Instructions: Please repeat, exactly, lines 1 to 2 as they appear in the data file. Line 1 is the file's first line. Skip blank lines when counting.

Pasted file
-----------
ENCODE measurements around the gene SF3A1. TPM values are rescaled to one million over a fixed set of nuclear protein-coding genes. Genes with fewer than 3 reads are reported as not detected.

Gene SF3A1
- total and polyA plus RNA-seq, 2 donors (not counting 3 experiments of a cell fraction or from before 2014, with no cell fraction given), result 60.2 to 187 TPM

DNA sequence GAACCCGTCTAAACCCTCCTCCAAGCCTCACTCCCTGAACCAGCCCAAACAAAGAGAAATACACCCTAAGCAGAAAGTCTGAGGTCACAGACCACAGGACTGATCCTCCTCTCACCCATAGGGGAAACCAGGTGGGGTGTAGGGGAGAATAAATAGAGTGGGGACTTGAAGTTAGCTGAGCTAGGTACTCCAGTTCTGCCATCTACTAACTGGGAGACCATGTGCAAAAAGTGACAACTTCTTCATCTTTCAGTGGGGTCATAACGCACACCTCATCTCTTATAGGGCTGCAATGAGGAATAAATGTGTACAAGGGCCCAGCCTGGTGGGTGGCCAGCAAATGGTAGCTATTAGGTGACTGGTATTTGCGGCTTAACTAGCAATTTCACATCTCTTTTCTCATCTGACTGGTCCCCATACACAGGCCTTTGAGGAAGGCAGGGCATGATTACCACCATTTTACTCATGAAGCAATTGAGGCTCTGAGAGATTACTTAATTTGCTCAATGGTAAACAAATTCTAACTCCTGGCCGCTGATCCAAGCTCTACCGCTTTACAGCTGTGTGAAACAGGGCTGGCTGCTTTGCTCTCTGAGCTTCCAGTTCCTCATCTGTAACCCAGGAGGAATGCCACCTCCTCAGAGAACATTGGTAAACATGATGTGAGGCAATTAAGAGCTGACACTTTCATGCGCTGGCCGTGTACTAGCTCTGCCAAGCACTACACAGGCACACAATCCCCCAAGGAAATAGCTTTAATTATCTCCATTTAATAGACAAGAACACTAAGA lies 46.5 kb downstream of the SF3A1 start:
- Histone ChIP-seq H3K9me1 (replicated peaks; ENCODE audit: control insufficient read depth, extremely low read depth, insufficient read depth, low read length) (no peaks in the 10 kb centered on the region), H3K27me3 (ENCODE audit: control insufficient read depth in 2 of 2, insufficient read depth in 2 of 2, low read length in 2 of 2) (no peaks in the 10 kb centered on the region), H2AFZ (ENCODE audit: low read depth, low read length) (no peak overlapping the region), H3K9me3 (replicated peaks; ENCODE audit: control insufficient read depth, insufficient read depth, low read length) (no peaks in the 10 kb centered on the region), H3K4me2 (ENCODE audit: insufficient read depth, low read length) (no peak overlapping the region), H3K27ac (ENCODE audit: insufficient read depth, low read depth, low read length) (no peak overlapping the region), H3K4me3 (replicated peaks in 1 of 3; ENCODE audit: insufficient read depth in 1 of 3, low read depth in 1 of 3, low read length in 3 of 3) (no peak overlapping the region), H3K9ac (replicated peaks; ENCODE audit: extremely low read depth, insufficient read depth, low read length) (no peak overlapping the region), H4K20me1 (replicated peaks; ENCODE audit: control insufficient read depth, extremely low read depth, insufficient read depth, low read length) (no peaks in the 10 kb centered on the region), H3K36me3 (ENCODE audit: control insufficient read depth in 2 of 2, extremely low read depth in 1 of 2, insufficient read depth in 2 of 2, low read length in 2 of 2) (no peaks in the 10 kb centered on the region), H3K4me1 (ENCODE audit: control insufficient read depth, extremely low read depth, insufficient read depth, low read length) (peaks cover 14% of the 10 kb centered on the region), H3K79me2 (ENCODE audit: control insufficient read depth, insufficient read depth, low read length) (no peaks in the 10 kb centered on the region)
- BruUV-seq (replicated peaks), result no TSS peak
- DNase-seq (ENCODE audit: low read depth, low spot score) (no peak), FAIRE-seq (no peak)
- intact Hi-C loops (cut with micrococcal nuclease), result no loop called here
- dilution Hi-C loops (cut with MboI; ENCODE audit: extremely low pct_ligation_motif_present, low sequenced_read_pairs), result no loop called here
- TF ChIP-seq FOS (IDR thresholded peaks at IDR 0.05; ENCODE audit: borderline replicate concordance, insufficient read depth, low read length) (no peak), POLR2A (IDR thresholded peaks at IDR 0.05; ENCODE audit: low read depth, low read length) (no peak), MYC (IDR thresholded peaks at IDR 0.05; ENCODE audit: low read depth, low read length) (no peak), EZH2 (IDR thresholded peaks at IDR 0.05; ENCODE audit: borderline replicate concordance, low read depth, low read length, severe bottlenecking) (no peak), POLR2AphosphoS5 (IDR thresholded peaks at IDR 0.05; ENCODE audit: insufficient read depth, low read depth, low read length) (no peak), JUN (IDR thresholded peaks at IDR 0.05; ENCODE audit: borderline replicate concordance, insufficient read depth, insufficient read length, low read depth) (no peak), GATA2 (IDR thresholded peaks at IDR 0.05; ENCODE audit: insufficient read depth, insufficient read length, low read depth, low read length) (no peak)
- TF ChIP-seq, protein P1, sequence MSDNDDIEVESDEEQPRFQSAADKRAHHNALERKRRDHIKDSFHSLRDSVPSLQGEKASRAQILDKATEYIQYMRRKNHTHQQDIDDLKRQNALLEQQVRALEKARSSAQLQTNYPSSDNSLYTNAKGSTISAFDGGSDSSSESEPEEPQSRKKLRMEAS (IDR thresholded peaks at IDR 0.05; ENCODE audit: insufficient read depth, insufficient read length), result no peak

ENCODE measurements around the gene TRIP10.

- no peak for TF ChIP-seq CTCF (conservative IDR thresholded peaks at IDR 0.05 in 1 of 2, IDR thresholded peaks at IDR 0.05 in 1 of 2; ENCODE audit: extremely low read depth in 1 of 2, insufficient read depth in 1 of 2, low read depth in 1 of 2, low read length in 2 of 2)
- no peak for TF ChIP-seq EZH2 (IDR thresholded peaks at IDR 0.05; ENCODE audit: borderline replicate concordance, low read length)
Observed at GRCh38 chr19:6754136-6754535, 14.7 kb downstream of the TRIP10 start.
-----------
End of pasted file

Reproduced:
ENCODE measurements around the gene SF3A1. TPM values are rescaled to one million over a fixed set of nuclear protein-coding genes. Genes with fewer than 3 reads are reported as not detected.

Gene SF3A1